First, cut the straw in half.  Take one half of the straw and tape it to one of the open ends of the other straw, so it look like a "T" when you tape it fully.  Then cut a piece of paper and shape it like a triangle.  Does not have to big, I prefer small.  Tape it to one end of the straw.  Cut another piece of paper and shape it like a rectangle.  Make it small too.  Tape it to the wind vane.  I suggest hanging your wind vane somewhere outside where it is free of obstacles.  Keep it away from places where it can not measure the wind correctly.  I prefer a branch on a tree.  Tape the paintbrush upside-down to a side of a branch.  Use masking tape or better tape.  Place the wind vane on top of the paintbrush and you're set!!!

Anemometer 

An anemometer measures wind speed. 

Anemometer

Dixie cup Anemometer.

Materials

five 3 ounce paper Dixie cups
two straight plastic soda straws
a pin
scissors
paper punch
small stapler
sharp pencil with an eraser

Procedure

Take four of the Dixie cups. Using the paper punch, punch one hole in each, about a half inch below the rim.

Take the fifth cup. Punch four equally spaced holes about a quarter inch below the rim. Then punch a hole in the center of the bottom of the cup.

Take one of the four cups and push a soda straw through the hole. Fold the end of the straw, and staple it to the side of the cup across from the hole. Repeat this procedure for another one-hole cup and the second straw.

Now slide one cup and straw assembly through two opposite holes in the cup with four holes. Push another one-hole cup onto the end of the straw just pushed through the four-hole cup. Bend the straw and staple it to the one-hole cup, making certain that the cup faces in the opposite direction from the first cup. Repeat this procedure using the other cup and straw assembly and the remaining one-hole cup.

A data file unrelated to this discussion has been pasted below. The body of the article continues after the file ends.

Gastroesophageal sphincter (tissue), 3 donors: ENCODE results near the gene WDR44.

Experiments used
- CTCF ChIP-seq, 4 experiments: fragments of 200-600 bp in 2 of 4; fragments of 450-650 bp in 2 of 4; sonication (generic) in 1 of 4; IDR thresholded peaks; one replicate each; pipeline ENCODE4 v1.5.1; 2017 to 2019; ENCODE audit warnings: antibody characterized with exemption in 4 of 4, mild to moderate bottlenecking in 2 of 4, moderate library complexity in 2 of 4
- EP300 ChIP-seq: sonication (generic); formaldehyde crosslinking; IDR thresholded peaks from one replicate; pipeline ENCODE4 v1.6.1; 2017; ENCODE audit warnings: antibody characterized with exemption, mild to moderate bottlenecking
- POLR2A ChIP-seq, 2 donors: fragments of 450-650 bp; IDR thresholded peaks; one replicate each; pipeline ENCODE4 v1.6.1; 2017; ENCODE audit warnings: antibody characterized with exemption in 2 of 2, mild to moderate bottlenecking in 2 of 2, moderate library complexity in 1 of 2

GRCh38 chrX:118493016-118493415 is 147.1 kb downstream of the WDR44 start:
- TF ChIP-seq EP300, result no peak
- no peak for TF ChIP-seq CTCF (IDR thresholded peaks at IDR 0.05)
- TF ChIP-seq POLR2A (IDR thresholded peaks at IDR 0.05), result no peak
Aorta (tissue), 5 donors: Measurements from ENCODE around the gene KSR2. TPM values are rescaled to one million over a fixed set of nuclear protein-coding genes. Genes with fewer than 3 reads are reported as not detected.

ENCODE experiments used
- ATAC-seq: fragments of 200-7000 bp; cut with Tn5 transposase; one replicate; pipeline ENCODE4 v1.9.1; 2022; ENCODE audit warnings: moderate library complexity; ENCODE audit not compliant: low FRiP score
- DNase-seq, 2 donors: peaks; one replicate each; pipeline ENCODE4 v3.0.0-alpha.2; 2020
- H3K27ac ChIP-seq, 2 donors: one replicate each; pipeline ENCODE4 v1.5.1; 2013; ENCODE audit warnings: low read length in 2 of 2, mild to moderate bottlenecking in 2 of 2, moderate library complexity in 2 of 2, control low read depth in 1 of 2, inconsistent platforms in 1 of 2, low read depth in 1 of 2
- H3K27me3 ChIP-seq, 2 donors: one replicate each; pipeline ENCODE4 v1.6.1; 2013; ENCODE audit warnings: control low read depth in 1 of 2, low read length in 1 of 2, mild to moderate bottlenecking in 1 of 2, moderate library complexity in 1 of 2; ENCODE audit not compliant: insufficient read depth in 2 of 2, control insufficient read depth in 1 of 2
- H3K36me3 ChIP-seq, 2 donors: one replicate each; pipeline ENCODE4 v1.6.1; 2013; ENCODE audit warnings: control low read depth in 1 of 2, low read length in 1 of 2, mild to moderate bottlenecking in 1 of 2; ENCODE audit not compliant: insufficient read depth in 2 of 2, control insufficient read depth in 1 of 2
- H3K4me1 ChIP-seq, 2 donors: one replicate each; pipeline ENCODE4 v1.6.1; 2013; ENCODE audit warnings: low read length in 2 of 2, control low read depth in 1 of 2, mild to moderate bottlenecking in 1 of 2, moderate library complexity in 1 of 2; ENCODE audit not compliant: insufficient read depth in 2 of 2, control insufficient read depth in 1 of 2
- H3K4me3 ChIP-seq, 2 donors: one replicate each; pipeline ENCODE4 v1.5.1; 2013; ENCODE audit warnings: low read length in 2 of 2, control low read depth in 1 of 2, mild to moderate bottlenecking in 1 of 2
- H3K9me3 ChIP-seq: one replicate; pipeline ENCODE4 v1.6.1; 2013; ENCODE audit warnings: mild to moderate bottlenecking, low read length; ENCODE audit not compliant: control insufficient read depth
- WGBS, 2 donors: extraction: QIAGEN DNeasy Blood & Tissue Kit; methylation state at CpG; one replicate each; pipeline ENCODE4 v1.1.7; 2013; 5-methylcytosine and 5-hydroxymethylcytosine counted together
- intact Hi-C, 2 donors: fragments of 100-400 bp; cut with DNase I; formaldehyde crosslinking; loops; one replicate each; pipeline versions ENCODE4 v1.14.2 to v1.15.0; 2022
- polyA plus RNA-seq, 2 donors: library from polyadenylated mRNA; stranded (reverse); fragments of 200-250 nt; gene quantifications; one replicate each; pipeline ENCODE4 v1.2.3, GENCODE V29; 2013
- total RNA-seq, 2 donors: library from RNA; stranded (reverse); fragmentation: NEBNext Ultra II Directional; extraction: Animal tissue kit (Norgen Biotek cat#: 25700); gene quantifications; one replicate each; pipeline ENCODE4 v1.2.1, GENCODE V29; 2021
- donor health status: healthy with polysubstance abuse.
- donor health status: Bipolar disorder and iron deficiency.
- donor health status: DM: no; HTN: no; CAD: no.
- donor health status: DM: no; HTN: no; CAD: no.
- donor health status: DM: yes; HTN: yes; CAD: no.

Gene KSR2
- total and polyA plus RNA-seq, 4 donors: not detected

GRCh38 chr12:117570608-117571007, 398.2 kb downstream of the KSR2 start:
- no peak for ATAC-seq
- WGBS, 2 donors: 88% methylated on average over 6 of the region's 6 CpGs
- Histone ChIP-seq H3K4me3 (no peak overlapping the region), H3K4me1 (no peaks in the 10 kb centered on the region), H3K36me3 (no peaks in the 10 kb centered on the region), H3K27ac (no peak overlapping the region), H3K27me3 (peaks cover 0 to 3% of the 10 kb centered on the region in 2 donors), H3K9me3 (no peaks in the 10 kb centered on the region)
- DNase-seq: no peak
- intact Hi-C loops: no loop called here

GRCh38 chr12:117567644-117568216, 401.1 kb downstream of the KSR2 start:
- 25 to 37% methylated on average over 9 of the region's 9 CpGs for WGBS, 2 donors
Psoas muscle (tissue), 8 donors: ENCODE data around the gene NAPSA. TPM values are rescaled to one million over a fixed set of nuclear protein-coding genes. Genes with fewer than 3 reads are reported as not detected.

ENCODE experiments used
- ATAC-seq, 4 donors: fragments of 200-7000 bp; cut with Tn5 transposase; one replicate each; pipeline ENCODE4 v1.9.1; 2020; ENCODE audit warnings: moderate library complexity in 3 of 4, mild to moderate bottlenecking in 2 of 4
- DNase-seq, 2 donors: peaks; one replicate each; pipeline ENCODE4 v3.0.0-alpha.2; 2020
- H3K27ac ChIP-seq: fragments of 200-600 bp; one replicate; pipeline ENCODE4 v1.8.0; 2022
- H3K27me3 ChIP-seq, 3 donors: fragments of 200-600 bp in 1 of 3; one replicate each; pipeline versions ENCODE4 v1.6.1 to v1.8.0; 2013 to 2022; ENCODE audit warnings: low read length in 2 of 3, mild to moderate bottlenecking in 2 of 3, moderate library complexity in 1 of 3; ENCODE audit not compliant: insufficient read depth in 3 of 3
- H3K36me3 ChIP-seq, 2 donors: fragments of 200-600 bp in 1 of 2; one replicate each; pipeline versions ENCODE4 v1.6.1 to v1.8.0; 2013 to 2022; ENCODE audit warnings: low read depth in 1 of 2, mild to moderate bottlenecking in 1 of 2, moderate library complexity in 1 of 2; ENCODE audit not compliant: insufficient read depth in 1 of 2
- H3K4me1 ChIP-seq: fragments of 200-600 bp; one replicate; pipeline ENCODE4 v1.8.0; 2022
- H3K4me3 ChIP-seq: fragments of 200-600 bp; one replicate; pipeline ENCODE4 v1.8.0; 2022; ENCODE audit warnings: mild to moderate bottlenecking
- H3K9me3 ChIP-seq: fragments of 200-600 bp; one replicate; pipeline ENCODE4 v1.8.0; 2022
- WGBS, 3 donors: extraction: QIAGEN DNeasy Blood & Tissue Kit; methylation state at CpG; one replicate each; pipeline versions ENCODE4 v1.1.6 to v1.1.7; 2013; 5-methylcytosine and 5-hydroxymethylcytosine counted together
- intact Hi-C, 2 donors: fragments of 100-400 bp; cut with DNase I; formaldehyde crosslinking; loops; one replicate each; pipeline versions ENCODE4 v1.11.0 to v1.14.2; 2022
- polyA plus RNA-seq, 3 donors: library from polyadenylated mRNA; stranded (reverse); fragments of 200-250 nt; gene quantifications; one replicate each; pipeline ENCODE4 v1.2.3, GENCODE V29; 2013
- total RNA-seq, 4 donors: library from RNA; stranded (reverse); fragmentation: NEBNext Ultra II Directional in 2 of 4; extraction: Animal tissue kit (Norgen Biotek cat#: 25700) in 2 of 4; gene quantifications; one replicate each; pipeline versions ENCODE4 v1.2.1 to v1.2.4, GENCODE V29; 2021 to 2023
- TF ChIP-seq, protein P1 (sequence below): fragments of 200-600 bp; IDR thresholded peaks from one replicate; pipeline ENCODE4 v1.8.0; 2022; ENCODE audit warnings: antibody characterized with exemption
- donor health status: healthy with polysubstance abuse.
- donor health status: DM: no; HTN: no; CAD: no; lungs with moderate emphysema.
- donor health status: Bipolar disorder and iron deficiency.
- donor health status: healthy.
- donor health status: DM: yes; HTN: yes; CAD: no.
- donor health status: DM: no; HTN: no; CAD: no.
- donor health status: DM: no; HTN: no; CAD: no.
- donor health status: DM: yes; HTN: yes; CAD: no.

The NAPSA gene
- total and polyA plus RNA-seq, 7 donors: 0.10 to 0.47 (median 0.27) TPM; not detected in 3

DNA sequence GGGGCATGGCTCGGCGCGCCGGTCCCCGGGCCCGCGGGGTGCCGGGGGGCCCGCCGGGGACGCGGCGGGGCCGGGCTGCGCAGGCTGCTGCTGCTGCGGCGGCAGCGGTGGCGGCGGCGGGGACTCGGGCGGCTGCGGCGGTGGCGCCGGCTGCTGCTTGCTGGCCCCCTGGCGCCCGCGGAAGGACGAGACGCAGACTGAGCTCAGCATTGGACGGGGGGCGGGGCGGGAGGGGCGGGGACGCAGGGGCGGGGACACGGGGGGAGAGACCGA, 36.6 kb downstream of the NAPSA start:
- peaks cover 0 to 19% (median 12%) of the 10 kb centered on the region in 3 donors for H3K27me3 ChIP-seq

Align the four cups so that their open ends face in the same direction (clockwise or counterclockwise) around the center cup. Push the straight pin through the two straws where they intersect. Push the eraser end of the pencil through the bottom hole in the center cup. Push the pin into the end of the pencil eraser as far as it will go. Your anemometer is ready to use.

Your anemometer is useful because it rotates with the wind. To calculate the velocity at which your anemometer spins, determine the number of revolutions per minute (RPM). Next calculate the circumference (in feet) of the circle made by the rotating paper cups. Multiply your RPM value by the circumference of the circle, and you will have an approximation of the velocity of at which your anemometer spins (in feet per minute). (Note: Other forces, including drag and friction, influence the calculation but are being ignored for this elementary illustration. The velocity at which your anemometer spins is not the same as wind speed.)

The anemometer is an example of a vertical-axis wind collector. It need not be pointed into the wind to spin. (Note: This paper cup anemometer will produce a reasonable approximation of circumferential velocity, but should not be used for any purpose other than elementary illustration.)

Anemometer information is credited to:


UnisysScience
                                    Learning Network
Search 222 North 20th Street Mail the webteam
Corporate Information Philadelphia PA 19103 made possible by
Online Sponsors 215 448 1200 UNISYS

Email the Webmaster:  Andy